Athena Papadopoulos’s show at MOCA Toronto, her first institutional solo exhibition in Canada, comprises two bodies of work. In the first, Bones for Time, the Greek Canadian artist traced her own body in the shape of letters on hospital blankets, like a crime scene outline, then created ossified sculptures stuffed with objects whose names start with each corresponding letter: A, for example, is filled with antlers. Papadopoulos chose the most violent verbs from Richard Serra’s Verblist—ways to treat or transform material—to make her sculptures. “So, attack with arrows, attack with axes, put an anchor in it,” she says of the A work. “All kinds of aggressive or violent actions. Then it comes out looking like a cartoon crime scene.”
The work is also informed by Papadopoulos’s extensive knowledge of film history. The D work is titled Dead Ringers after Cronenberg’s twisted-twin thriller. “The D had one where it asked me to dismember and decapitate, so obviously I had to cut it apart,” she says. “And then they became weird twins, you know?” Plus, the film debuted in 1988, the year Papadopoulos was born.
The results are at once gorgeous and grotesque, resembling a display at a natural history museum for bones of extinct species discovered in a horrifying parallel universe. The gallery’s low, dramatic lighting also lends the work a cinematic quality, like a del Toro monster frozen in real life. The subtext, however, is sobering. “I was thinking, a lot of [Serra’s verbs] are really violent,” Papadopoulos says. “This is what certain people do to women’s bodies in order to transform them or how artists use the woman’s body as a model.”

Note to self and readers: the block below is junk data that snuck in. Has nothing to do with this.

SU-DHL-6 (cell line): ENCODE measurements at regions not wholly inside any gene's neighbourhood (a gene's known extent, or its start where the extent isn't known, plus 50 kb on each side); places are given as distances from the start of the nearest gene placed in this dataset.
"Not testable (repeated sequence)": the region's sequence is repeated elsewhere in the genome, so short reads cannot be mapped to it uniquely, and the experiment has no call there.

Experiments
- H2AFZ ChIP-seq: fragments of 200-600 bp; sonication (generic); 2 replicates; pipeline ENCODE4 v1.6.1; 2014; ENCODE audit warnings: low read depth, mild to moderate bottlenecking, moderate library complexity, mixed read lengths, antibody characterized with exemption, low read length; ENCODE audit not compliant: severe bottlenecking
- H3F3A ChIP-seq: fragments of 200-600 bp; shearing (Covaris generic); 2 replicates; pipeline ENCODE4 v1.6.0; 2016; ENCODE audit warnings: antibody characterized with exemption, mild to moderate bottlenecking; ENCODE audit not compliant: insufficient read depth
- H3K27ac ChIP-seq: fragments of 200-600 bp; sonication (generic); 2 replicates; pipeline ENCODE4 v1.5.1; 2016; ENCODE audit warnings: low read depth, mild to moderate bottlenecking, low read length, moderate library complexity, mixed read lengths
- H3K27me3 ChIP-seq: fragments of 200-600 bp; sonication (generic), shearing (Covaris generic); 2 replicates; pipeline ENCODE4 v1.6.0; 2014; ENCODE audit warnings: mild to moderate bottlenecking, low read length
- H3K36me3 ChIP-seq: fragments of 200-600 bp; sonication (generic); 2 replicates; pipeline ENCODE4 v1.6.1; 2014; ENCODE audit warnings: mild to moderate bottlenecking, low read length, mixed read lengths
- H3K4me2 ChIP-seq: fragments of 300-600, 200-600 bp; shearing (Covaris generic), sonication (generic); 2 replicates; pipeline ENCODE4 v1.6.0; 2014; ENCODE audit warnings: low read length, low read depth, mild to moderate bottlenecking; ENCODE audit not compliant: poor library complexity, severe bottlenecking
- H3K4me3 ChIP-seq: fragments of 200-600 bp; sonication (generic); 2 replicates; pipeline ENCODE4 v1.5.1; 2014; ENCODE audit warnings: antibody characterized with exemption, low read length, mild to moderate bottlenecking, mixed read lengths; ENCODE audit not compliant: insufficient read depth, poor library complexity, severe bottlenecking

Papadopoulos is a keen observer and interpreter of women’s bodies and socialized behaviours. She’s explored contemporary femininity in her previous work, primarily through sculptures composed of materials and products women use in their beauty rituals, subverting feminine archetypes and prodding at sticky notions of class and gender. In her second collection of sculptures, Trees With No Sound, each work is assembled from her own discarded clothing, furniture, and other personal objects to create warped trees that reference everything from art history and literature to the Bible and religion.
In addition to pillows, toys, and textiles, Papadopoulos also incorporates cosmetic materials such as self-tanner, lipstick, and hair colouring to dye and pigment her work. She also references lost or missing women throughout history. “What if these people are never found, you know? It’s a bit like the tree concept of, like, this person who got lost, but you kind of never find them. Did anyone hear it?”
Athena Papadopoulos’s The New Alphabet is at MOCA until April 30.